Ph.D., Mechanical Engineering, Mississippi State University, 2011.
The Centers for Disease Control (CDC) estimates that at least 5.3 million Americans live with significant disabilities as a result of traumatic brain injury (TBI). Not only are transportation collisions devastating to our society, but battlefield trauma and sports injuries are debilitating as well. Congressional reports indicate that military personnel have suffered nearly 179,000 TBI injuries due to explosive weaponry and vehicle crashes in Iraq and Afghanistan since 2000 (through March 2010). In sports, despite required use of helmets, more than 300,000 TBIs occur each year in the United States. Meanwhile, efforts to design of current structural systems intended for human use and protection, such as transportation vehicles and helmets, typically include only dummies, not actual humans, as a pertinent metric for predicting human response and product effectiveness. Furthermore, the injury metrics for dummies are force and acceleration, while real injuries in human are fracture, internal tissue damage, and rupture. This initiative is intended to overcome that shortfall with high fidelity models of the human body, coupled with other leveraged computational and experimental research programs, for multiple applications in research areas such as car crash injury and protection, optimized military vehicular design and sports and medical applications.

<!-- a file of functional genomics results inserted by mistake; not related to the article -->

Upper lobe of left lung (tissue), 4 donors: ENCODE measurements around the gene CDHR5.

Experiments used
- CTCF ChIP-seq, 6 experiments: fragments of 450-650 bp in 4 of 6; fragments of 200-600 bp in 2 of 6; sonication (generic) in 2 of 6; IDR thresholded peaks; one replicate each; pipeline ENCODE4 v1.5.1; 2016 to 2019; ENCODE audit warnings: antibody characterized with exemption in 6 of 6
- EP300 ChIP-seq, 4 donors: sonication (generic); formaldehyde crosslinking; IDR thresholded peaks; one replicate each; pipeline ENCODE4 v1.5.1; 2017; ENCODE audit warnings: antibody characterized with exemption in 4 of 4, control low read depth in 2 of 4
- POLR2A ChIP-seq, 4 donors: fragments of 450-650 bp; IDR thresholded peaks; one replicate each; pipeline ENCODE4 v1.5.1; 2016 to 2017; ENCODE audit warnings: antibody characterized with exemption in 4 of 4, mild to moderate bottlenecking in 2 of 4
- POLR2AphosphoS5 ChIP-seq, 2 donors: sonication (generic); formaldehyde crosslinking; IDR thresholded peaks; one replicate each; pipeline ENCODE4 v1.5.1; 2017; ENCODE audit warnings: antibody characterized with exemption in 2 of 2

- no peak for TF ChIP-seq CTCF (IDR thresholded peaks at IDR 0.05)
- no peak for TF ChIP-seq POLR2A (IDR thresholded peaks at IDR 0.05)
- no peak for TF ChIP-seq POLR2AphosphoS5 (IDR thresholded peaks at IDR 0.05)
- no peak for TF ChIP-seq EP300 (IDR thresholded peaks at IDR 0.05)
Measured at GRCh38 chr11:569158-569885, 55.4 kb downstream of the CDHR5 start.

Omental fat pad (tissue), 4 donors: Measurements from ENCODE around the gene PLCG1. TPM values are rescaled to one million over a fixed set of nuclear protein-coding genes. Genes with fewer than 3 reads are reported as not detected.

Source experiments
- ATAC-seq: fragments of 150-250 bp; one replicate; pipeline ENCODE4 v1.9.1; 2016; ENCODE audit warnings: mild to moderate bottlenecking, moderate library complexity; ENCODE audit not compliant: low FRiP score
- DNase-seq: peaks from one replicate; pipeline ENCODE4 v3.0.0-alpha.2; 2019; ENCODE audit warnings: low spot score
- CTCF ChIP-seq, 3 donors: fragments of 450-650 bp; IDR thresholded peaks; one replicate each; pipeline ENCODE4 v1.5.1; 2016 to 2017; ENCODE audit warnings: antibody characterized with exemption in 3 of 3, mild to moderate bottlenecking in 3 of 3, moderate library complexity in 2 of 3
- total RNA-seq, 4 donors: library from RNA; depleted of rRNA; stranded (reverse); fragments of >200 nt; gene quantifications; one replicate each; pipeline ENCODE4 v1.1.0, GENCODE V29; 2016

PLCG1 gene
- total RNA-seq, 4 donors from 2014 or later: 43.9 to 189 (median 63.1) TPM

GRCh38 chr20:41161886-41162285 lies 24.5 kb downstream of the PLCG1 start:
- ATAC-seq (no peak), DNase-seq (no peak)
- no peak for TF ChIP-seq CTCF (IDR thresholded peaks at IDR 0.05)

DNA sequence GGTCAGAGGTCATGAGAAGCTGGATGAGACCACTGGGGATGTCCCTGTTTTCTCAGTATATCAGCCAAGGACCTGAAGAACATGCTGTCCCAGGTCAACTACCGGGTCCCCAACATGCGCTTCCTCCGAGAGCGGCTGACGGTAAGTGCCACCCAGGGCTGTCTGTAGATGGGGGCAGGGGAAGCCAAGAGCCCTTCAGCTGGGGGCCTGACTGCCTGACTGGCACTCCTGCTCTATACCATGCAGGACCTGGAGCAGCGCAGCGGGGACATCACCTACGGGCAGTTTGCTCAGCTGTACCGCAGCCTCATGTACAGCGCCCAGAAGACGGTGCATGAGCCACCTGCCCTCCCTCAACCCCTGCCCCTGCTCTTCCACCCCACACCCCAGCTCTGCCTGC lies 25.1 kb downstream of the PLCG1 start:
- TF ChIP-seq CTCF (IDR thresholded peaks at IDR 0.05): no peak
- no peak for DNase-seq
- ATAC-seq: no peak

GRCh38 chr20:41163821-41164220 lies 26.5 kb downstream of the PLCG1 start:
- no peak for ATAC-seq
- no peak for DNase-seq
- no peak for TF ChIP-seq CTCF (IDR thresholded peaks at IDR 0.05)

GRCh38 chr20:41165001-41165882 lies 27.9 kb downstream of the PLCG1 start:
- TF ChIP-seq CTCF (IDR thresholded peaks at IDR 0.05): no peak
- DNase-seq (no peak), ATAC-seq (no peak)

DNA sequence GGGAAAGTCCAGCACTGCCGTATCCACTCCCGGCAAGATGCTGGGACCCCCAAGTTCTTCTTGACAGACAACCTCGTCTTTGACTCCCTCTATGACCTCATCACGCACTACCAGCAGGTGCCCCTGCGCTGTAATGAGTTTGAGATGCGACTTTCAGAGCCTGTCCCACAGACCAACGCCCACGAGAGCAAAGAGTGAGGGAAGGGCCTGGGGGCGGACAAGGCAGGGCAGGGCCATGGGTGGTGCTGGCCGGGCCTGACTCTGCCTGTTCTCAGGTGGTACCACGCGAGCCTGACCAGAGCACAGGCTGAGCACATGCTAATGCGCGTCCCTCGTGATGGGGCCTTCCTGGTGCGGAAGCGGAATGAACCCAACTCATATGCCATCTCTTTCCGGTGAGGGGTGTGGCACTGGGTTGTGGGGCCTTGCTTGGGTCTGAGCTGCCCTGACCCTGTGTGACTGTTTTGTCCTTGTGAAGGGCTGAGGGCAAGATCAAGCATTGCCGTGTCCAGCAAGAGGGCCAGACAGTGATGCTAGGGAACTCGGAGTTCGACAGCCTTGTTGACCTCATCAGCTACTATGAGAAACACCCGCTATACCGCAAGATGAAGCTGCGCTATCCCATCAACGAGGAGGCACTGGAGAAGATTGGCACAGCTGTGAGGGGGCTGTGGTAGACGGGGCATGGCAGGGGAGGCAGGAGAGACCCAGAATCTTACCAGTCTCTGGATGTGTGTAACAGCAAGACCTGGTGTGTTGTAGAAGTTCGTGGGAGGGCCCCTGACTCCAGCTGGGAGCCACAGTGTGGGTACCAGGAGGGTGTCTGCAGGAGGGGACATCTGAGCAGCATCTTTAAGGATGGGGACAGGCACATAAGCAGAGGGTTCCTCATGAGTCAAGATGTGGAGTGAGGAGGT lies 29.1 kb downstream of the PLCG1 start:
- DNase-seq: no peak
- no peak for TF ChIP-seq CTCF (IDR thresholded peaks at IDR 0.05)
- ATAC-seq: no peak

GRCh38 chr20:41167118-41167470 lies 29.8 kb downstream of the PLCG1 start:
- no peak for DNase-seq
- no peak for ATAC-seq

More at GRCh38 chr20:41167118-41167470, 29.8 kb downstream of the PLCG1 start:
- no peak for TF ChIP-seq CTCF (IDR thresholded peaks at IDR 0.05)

The constitutive (material) model (MSU TP Ver. 1.1)1,2 from our preliminary work captures both the instantaneous and long-term steady-state processes during tissue deformation and could admit tissue microstructural features within the Internal State Variables (ISVs). With the microstructural features, we can use our ISV model so that history effects could be captured and predicted. Certainly other constitutive models could be used to capture the mechanical behavior of the brain. But under multiple stress-state boundary conditions they do not typically address the stress strain behavioral differences between tension, compression, and torsion, which could be substantial. Our ISV constitutive model can be applied to more general boundary conditions and multiaxial stress states with the brain, which is relevant to football helmet-to-helmets hits, motorsports and battlefield head injuries. With this in mind, our brain mechanical model, based on MSU TP framework, is more innovative and relevant to accurately capturing the history effects and tissue damage of the brain under diverse ISs, and thus can better the performance of head protective gears when used in simulation-based design.
The current work presents the uncertainty analysis and its results of the Mississippi Irrigation Scheduling Tool (MIST) model, showing the margin of error (uncertainty) of the irrigation advice obtained through the web-based application. The basis for the verification and validation of the model is also given. The MIST calculates the daily soil water balance in a crop field from daily weather measurements, irrigation, and rainfall, taking into account crop type, planting date, soil type, tillage, and other field-specific information. The MIST water balance calculations were validated using the local weather data that consisted of a few days of rain, and significant changes in the solar radiation, relative humidity and wind speed. The final water balance results showed values within acceptable ranges and comparable to in situ measurements of soil moisture. The final relative uncertainty in the water balance value was around 9%, which is in the normal range of the margin of error. The current MIST web-based application and uncertainty quantification have been preliminarily verified and validated.
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